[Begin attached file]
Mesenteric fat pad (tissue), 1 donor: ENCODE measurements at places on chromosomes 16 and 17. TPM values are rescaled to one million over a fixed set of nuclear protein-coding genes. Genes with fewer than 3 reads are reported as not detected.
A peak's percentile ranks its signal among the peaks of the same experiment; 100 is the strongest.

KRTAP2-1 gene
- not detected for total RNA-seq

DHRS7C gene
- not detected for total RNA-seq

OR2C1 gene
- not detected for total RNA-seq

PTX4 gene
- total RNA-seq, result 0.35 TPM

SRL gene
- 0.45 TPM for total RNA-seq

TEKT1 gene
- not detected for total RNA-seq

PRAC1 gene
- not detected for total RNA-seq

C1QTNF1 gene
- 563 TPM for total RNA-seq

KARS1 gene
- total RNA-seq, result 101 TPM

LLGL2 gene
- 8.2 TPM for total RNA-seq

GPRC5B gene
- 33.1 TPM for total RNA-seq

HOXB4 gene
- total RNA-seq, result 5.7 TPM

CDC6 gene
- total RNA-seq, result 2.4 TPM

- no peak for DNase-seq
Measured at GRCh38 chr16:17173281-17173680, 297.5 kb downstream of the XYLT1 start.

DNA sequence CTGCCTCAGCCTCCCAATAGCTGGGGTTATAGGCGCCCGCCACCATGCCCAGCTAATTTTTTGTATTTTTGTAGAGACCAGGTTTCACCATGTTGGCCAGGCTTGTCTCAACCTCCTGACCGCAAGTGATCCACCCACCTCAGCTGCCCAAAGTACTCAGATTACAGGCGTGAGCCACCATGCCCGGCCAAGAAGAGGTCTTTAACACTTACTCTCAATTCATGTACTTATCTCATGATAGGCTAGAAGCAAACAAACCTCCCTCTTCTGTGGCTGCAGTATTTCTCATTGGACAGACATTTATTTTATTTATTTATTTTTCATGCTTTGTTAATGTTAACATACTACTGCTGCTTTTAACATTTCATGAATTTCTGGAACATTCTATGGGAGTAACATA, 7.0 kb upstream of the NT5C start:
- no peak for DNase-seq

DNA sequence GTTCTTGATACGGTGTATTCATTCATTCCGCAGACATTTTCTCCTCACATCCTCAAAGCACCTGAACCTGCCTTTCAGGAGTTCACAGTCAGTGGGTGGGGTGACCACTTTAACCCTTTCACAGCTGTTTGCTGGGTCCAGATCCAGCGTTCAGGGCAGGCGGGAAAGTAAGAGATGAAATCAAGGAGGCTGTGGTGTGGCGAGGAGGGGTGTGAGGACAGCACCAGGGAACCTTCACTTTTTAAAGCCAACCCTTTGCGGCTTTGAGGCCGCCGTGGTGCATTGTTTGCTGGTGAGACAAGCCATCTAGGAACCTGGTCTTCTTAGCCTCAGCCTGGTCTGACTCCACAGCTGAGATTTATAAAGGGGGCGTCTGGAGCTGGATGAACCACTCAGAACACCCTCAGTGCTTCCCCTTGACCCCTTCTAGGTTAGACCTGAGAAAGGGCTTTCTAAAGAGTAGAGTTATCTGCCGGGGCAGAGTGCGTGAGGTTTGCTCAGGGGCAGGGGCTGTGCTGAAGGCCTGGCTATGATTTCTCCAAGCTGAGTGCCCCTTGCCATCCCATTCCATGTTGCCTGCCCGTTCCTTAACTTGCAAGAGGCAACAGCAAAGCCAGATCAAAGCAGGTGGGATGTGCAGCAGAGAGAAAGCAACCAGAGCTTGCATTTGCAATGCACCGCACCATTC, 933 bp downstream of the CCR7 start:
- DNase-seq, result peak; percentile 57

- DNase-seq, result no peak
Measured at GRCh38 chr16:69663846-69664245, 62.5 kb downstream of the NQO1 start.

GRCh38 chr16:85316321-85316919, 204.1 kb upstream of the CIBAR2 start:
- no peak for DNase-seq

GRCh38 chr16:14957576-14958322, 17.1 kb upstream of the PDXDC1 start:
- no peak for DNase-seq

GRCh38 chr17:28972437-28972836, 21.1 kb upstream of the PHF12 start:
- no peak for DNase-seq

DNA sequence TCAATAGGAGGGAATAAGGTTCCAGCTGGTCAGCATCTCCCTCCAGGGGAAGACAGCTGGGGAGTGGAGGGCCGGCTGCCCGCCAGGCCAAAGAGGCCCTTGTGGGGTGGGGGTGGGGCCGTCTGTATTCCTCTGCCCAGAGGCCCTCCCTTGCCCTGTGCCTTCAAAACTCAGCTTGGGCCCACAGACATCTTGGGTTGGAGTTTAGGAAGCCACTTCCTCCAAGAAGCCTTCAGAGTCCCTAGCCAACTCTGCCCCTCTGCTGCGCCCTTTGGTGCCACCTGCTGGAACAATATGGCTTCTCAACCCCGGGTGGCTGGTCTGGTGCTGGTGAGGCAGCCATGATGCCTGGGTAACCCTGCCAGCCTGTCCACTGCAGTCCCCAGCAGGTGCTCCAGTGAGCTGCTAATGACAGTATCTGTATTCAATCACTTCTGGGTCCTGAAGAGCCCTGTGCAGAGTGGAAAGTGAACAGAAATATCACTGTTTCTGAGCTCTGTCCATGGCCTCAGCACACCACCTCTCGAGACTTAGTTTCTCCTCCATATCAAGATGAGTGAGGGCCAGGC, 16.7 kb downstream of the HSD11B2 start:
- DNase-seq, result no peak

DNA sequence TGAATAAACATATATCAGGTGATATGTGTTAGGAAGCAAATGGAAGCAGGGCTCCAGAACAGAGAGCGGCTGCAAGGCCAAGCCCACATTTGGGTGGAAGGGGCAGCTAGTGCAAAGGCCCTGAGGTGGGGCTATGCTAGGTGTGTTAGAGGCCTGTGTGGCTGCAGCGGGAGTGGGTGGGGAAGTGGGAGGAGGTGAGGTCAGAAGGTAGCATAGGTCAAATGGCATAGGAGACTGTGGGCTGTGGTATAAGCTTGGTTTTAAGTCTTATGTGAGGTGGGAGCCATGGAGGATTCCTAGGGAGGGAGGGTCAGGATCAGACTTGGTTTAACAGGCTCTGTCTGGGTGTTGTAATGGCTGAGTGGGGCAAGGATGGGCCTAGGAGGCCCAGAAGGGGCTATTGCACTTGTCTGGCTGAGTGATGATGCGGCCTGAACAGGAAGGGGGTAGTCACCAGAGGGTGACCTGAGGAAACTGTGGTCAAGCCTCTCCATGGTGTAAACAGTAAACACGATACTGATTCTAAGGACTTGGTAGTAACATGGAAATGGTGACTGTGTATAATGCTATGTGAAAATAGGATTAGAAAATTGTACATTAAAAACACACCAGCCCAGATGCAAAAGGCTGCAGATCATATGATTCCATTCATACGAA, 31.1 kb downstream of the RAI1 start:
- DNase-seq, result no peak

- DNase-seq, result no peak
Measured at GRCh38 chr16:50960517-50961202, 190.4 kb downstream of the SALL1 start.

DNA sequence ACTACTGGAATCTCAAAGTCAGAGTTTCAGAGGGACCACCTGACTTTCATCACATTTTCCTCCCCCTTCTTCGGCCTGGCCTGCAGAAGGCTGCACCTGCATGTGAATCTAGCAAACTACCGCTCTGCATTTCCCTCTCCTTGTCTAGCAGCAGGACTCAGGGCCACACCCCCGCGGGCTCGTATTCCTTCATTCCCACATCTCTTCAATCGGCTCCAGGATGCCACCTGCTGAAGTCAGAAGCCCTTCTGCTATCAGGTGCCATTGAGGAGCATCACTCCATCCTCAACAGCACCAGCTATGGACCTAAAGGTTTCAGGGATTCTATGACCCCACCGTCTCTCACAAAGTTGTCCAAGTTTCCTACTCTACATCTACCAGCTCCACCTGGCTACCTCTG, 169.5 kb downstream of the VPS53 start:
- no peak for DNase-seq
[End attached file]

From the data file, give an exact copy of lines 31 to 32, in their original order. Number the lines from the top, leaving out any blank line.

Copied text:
DNA sequence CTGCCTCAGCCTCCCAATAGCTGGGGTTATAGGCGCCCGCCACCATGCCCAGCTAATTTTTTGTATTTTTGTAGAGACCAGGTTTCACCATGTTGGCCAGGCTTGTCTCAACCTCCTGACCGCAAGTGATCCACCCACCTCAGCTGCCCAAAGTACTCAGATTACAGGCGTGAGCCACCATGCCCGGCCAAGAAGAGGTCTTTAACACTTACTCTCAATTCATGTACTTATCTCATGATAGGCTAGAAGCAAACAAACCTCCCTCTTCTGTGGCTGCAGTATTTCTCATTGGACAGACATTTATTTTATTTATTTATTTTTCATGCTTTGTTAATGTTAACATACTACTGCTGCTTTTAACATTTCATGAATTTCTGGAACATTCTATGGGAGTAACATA, 7.0 kb upstream of the NT5C start:
- no peak for DNase-seq